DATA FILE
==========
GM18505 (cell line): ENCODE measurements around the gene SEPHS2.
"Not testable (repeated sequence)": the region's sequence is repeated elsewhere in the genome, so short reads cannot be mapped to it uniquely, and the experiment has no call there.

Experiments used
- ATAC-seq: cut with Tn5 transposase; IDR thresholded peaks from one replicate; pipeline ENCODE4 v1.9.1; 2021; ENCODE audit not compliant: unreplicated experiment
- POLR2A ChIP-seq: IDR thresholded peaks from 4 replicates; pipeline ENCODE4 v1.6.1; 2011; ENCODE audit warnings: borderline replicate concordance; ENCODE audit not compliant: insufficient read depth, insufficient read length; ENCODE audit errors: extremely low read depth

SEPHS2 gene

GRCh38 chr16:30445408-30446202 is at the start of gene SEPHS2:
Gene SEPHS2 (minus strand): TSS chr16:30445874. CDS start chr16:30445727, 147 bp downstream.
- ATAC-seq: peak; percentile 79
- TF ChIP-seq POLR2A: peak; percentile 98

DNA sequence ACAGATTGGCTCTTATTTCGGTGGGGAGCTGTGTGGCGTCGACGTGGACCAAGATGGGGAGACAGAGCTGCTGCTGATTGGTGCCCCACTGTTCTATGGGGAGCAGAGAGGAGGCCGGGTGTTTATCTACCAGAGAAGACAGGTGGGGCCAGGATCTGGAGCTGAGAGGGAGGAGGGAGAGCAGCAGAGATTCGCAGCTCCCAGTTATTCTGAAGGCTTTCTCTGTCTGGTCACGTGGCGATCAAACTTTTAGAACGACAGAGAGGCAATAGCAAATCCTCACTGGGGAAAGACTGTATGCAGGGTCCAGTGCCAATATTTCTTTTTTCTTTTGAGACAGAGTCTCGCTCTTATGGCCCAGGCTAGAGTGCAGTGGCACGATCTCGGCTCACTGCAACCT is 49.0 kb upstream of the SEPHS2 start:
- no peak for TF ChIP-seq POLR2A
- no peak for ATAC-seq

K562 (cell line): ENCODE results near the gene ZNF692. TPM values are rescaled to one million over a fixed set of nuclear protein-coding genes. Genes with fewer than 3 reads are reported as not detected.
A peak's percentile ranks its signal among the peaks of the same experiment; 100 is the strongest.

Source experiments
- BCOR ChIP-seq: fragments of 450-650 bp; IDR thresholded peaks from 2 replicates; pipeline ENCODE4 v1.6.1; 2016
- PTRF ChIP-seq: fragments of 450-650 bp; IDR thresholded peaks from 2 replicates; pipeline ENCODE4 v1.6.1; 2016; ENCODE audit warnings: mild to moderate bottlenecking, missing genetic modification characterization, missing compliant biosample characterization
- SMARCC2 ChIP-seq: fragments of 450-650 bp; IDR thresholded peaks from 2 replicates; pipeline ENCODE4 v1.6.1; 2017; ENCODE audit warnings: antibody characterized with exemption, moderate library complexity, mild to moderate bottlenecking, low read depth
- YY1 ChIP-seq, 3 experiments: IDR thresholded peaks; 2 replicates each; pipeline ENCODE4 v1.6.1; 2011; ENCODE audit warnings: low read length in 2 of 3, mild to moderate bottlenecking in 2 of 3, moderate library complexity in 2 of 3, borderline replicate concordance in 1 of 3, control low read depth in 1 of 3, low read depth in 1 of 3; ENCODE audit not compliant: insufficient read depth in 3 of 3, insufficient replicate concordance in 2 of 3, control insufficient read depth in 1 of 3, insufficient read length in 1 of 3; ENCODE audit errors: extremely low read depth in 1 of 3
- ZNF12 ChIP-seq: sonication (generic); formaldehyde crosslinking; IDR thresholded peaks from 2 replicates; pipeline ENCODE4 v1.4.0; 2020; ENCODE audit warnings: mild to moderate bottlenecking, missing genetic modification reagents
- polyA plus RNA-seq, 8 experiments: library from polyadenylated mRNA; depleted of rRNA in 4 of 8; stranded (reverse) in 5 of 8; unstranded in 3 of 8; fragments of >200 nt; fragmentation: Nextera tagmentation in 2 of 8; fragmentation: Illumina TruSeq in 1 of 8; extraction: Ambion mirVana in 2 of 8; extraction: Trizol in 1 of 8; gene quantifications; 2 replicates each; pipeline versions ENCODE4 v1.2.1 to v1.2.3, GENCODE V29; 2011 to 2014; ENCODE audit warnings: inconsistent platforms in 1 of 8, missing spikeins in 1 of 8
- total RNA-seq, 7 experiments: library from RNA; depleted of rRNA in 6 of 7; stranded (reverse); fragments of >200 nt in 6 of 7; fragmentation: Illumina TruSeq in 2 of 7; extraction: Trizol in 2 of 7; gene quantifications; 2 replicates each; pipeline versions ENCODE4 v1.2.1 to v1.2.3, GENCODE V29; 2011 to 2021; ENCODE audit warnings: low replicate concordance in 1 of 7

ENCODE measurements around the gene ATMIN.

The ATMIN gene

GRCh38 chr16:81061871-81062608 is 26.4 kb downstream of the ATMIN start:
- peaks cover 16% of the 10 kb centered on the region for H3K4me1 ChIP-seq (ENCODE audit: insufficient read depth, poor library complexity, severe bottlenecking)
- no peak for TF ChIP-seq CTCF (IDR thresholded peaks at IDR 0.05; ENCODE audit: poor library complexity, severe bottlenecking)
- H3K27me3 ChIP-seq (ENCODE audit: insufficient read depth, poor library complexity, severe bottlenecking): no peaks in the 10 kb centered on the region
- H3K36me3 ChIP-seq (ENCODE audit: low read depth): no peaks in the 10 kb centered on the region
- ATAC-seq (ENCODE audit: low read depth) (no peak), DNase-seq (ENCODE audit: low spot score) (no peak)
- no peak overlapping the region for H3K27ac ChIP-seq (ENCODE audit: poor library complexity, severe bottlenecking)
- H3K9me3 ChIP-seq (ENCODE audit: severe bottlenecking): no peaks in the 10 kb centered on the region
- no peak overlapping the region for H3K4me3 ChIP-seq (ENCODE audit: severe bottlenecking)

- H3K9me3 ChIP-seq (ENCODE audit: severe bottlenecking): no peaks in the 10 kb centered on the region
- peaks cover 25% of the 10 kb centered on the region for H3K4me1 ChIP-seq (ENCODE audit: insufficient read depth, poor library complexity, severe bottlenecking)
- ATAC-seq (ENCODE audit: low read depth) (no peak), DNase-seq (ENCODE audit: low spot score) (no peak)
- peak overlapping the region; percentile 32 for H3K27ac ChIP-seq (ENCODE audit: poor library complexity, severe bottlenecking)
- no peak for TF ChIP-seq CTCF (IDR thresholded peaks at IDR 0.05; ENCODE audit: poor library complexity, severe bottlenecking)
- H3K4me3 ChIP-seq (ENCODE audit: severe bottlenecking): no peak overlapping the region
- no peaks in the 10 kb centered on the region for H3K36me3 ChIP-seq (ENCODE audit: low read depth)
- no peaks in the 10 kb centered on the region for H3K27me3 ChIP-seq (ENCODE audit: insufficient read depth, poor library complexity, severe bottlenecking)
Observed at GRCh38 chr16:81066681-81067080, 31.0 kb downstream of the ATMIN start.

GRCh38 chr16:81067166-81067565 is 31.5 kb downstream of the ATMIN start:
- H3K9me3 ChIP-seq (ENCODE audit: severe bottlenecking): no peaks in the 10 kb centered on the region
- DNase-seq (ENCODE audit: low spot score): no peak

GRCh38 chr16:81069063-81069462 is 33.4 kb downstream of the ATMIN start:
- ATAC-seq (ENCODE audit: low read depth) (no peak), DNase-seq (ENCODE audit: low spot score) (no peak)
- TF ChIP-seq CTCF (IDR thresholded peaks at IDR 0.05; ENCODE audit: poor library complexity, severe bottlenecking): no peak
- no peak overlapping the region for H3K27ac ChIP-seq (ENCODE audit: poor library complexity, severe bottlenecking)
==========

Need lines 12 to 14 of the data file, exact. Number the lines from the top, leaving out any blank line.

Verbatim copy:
- no peak for TF ChIP-seq POLR2A
- no peak for ATAC-seq

K562 (cell line): ENCODE results near the gene ZNF692. TPM values are rescaled to one million over a fixed set of nuclear protein-coding genes. Genes with fewer than 3 reads are reported as not detected.